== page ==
This year, Sprockets teams up with Shoppers Upset by Cinnamon Killings (SUCK) to call attention to the poisoning of innocent citizens by merchants who use cinnamon to influence shoppers. Last year, according to SUCK (see Suck Paper 89B), 354 deaths were directly attributable to cinnamon poisoning. How could this seemingly innocent spice be such an agent of evil? Thanks for asking. First, a little background.
Cinnamon was discovered by Marco Polo on his travels to the east. In one of his last messages sent to his mother before his death from liver failure, Marco wrote “It’s intoxicating. It’s delicious. I’m going to roll around in it, naked.” Cinnamon oil comes from the bark of the Asian mwa-mwa (or “don’t eat that unless you’re suicidal”) bush. If ingested in small quantities, it is not immediately dangerous to humans, although amounts as small as one quarter teaspoon have been known to kill entire families of raccoons. Cinnamon oil is 50% coumadin, which is listed as a poison by the CDC. It is toxic to the liver. See the pictures of Marco’s liver, before and after cinnamon exposure.
Since most cinnamon has traditionally been consumed during the winter holiday season, it is now thought that many cinnamon deaths were wrongly attributed to activities like shoveling the driveway or getting stuck in the chimney. In recent years, however, two factors have caused health experts to sit up and take notice in regard to cinnamon:
- The holiday season now begins on Mother’s Day, which means it lasts six months; and
- Merchants have learned that placing cinnamon-scented pine cones in the entrances to their stores enhances sales. Aerosolized cinnamon is thought to be two thousand percent more toxic than ingested cinnamon.
Effect on Sales
Results of a two-year study by Designless Shoe Warehouse (DSW) were obtained by our Spy Department, and they show clearly that cinnamon-scented pine cones in store entryways alter the perceptions of shoppers in a way that is hugely beneficial to merchants. For example, the top photo shows the reality of the interior of DSW Store #36 in Columbus, Ohio. It is disorganized, nearly out of stock, and has poor lighting. It looks as if no one is in charge. The second photograph shows what shoppers whose brain chemistry had been altered by inhaled cinnamon perceived when they entered the same store. This store reported a 35% increase in sales the week after they set up the display of cinnamon-scented pine cones, and this increase in sales most likely kept them from declaring bankruptcy, at least for a while.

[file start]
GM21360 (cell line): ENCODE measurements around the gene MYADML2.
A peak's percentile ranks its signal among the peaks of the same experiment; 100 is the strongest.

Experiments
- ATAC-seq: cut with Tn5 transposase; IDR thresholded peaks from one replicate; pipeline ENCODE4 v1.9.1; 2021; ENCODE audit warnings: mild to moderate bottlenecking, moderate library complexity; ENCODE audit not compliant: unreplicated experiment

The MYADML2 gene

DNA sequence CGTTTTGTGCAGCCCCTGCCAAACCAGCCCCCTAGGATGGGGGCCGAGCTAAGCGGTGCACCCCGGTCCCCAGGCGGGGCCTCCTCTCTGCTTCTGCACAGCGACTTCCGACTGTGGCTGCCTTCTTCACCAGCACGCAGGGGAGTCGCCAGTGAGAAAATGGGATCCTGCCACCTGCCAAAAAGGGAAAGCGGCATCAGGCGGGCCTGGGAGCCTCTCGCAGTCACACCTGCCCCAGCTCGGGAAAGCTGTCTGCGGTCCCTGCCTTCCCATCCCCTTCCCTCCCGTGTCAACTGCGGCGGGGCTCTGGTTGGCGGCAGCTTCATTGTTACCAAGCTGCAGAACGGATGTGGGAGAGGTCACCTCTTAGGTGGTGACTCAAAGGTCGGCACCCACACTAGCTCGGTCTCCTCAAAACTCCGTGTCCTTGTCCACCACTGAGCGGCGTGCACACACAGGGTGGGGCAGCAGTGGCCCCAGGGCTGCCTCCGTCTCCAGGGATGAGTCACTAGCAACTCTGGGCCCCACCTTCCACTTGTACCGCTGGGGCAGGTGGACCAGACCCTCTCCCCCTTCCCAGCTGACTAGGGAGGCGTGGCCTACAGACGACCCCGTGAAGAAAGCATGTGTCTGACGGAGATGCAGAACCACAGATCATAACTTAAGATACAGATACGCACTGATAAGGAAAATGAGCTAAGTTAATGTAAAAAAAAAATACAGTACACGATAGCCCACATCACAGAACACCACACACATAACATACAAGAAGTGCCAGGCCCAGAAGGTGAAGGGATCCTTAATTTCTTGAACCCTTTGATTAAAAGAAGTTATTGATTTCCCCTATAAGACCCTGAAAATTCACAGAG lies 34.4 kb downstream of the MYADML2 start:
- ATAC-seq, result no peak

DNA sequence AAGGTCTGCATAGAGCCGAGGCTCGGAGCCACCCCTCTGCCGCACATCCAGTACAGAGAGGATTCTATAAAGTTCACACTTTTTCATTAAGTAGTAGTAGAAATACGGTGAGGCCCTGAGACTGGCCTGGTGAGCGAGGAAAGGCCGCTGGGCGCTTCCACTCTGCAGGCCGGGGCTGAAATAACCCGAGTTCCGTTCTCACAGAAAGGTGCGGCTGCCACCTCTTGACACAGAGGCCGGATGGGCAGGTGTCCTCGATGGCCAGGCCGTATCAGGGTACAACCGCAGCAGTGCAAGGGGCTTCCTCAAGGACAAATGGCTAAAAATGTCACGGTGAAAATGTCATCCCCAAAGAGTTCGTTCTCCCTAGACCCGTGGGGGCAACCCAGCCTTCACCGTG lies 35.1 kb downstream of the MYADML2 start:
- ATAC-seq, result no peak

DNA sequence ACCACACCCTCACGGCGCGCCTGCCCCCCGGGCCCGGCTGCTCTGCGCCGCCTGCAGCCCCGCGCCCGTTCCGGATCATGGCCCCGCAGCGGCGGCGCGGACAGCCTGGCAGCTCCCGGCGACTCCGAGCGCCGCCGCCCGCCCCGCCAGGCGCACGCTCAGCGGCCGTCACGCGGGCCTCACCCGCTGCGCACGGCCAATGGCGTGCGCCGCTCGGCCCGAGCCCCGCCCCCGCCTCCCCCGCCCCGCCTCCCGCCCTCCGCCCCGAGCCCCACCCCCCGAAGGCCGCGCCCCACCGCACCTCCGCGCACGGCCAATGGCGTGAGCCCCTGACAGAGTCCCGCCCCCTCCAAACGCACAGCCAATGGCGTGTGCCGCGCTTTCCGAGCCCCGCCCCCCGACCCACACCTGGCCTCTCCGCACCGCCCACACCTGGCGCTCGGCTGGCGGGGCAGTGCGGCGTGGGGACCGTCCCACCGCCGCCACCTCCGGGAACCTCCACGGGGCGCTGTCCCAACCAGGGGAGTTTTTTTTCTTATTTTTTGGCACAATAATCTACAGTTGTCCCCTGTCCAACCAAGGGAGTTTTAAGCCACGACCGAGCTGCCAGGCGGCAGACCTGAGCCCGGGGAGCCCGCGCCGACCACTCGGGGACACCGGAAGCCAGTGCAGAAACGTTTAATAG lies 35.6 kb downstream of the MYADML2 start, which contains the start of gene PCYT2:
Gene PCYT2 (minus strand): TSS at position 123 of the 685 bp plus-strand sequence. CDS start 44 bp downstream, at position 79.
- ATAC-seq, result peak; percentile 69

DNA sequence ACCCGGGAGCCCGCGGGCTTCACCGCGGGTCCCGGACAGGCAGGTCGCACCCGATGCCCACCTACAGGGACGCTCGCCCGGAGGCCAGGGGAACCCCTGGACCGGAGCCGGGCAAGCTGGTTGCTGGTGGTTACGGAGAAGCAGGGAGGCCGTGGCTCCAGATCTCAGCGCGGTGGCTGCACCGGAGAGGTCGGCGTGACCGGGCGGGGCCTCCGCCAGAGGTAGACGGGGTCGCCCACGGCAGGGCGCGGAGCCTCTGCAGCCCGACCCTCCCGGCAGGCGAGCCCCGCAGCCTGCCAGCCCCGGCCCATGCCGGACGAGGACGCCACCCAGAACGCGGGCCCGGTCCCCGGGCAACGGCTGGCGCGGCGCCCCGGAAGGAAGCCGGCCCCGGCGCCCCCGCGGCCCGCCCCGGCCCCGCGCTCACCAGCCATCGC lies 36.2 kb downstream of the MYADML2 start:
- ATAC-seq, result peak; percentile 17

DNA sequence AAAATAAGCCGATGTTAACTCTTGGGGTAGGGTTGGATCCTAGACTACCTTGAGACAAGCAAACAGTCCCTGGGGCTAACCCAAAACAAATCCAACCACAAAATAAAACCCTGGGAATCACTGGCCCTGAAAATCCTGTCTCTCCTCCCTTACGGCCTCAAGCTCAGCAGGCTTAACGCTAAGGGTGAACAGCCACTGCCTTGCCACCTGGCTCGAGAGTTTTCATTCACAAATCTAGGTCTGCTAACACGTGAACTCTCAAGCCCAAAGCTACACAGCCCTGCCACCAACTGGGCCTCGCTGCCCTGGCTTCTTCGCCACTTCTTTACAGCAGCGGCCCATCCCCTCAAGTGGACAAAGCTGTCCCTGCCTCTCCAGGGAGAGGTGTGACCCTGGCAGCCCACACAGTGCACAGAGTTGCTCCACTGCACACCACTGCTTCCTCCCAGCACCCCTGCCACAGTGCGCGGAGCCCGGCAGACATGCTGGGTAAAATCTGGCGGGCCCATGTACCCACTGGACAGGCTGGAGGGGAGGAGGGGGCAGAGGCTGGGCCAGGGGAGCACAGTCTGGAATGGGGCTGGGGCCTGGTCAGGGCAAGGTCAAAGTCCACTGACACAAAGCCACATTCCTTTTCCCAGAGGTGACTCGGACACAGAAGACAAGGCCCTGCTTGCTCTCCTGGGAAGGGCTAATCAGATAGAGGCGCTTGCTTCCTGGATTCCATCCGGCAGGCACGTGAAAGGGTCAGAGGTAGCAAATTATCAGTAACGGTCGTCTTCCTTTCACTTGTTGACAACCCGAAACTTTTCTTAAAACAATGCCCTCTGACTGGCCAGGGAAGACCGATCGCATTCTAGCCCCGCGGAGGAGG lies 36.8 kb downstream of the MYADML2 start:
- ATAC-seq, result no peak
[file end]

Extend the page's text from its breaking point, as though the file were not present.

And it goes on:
Late-Breaking News: Since this story was leaked early last week by Sprockets International, savvy shoppers in some cities have been protecting themselves against cinnamon scented hallucinations by wearing protective gear. In retaliation, some stores have been turning these masked shoppers in to the authorities as “unregistered Muslims,” and families have been torn asunder as a result of these tactics. The SI Consumer Department urges all shoppers to register as Muslims to avoid this unpleasant situation.
Many shoppers have experienced adverse reactions in the presence of the “Cones of Death,” to the point that they have passed out or died. Unfortunately, CPR only drives the cinnamon vapors more deeply into lung tissue, so trying to revive the afflicted shopper is counterproductive. It is usually better to place them into their shopping cart, as pictured here, and wheel them to the parking lot where they have the best chance of reviving.
SI reporter Marty Mudraker interviewed one shopper who had a very close call after being exposed to cinnamon-laden air. “I had a faulty gas mask,” said Carlee Gardner. “I thought it was a perfectly good World War II surplus mask, but I was wrong. I was nearly overcome by fumes, and all the flesh fell from my head and neck. I’ve always been a bit of a bonehead about safety,” Carlee chuckled. Carlee’s doctors think she’ll be all right as soon as she undergoes ten to twelve surgeries, years of radiation and chemotherapy treatments, some skin grafts and cosmetic procedures.
What’s the Solution?
It seems obvious to even the dimmest among us that cinnamon-scented pine cones should be done away with, immediately. Understandably, merchants feel otherwise. There are many lawsuits in the works, although they may drag on for years in the court system.
In the meantime, if you do not have adequate breathing gear, do not enter stores where these “Cones of Death” are sold. If, despite your best efforts to protect yourself, you find yourself suddenly encircled by a cinnamon cloud, scream “We’re all Going to Die!” and drop to the floor. Stop breathing and crawl to the nearest exit. Don’t be concerned with how your actions will be perceived. The point is to stay alive: all else is secondary.
SI Employees: Visit the Employee Store during the Month of November and get 10% off gas masks and other breathing apparatus!!!!